With fewer than ten hours before the close of the fiscal year, elected officials in Harrisburg are scrambling to get the needed votes to pass the 2023–24 Pennsylvania state budget that includes the new Lifeline Scholarship Program, a top priority for Harrisburg Republicans and school choice advocates.
The program would provide families within the catchment areas of failing public schools with scholarships to attend a school of their choice.
This version of the budget has already passed the Senate with bipartisan support, including the vote of Senator Anthony Williams (D-Philadelphia). Williams told Broad + Liberty earlier in the week, “I think that many of us in Pennsylvania are aware that there’s some areas, some districts in Pennsylvania — and I happen to be in one of those, Philadelphia County — that has for decades now had declining enrollments and declining academic results. And parents who don’t have the means to move, knowing what it means to pay for tuition, are trapped.”
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The budget is now in the hands of the Pennsylvania House of Representatives, where Democrats enjoy a razor-thin, single seat majority. Advocates of the scholarship program say House Majority Leader Matt Bradford (D-Montgomery) appears to be the key to curing the schism in the between those Democrats sympathetic to Pennsylvania teachers’ unions’ vociferous opposition to the program and members of the Black Caucus whose constituents are likely to benefit directly from the program.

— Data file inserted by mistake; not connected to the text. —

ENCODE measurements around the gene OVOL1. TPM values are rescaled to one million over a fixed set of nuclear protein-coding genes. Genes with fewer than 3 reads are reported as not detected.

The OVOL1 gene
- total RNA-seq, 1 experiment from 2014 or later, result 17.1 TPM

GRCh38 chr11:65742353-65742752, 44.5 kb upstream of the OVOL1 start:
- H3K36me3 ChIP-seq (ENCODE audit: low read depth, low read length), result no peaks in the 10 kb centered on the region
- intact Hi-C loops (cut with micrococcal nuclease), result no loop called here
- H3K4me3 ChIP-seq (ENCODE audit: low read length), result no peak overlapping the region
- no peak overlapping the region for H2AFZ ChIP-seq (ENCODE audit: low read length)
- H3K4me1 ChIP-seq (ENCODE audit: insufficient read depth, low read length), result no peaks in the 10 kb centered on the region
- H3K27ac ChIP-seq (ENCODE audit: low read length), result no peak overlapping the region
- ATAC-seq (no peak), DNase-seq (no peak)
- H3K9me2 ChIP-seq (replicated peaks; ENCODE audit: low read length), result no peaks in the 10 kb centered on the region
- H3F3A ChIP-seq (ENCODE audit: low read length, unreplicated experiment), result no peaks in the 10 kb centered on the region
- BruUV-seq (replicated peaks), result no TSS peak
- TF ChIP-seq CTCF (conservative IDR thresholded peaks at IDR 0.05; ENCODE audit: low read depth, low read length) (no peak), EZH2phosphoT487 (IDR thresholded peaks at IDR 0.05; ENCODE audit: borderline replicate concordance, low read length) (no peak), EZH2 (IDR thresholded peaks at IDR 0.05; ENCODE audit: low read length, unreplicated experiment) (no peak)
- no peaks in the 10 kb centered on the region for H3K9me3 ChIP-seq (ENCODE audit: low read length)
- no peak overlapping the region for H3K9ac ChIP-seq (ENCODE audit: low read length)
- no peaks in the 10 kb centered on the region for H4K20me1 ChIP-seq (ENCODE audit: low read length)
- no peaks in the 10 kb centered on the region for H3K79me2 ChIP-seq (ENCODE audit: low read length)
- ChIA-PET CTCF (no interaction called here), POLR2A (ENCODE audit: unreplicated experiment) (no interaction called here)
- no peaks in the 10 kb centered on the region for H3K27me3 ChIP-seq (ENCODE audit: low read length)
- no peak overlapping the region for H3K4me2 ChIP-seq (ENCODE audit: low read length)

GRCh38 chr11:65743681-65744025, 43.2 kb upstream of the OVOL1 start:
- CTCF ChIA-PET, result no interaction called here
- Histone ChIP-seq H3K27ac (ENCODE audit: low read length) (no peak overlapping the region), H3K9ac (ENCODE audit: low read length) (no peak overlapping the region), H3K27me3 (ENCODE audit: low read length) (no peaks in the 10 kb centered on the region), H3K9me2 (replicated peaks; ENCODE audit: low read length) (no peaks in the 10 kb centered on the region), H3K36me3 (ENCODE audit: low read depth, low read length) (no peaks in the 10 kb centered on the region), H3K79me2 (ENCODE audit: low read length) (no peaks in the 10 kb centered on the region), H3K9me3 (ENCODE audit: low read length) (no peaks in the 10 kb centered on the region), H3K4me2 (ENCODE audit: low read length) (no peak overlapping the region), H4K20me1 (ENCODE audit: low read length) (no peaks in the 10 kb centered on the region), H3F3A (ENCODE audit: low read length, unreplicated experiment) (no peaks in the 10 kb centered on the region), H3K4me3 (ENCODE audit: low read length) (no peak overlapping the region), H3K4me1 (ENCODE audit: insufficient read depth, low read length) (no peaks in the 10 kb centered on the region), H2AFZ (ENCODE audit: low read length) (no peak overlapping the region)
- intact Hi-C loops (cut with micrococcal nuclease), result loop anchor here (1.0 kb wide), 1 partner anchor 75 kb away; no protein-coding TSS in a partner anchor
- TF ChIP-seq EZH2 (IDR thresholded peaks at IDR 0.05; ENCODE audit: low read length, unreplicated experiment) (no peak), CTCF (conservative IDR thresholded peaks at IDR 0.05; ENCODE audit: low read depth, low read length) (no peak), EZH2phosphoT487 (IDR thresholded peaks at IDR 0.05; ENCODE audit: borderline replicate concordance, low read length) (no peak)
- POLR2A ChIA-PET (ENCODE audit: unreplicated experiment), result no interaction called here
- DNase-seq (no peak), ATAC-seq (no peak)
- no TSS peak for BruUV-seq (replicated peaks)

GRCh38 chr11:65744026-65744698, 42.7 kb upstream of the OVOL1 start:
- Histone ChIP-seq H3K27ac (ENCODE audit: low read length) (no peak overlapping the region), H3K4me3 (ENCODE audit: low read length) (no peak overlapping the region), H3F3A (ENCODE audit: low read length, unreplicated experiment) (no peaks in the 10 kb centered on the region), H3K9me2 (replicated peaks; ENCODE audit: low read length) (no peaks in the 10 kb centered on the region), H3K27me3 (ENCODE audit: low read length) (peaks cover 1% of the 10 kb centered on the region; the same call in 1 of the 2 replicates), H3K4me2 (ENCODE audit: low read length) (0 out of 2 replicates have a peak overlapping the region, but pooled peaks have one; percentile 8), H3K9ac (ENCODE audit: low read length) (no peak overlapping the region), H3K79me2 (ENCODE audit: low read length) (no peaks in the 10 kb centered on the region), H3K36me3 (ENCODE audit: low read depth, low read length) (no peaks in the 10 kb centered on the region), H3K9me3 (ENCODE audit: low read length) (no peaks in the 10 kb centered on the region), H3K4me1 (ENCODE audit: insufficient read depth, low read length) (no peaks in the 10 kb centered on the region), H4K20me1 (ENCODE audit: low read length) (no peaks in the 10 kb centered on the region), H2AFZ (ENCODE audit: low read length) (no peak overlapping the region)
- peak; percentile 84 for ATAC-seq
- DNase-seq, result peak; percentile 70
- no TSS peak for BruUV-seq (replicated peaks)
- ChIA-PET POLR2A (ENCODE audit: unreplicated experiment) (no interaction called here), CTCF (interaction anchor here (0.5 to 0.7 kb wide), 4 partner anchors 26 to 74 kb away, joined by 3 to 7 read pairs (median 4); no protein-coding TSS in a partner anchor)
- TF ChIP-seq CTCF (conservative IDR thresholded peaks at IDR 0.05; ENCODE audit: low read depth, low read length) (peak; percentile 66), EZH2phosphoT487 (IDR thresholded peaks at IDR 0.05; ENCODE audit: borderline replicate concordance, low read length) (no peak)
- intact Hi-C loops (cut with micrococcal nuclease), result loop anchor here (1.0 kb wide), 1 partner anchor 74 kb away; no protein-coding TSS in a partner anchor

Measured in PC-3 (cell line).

An ad released today by Commonwealth Action claims Bradford is blocking the passage of the budget, and subsequently denying low-income and underachieving students in nearby Philadelphia the opportunity to leave failing schools. The ad concludes by asking Representative Bradford, “Why are you turning your back on Pennsylvania’s most vulnerable kids?”
Broad + Liberty attempted to reach Bradford by phone and email for a comment, but neither request was immediately returned.
Governor Josh Shapiro has pledged his support of the Lifeline Scholarship Program despite pushback from some in his party and organized labor. Should the legislature pass a budget with most of the Governor’s funding priorities accompanied by a key Senate Republican legislative priority, it may be a harbinger of an emerging, if fledgling, bipartisan consensus in Harrisburg.
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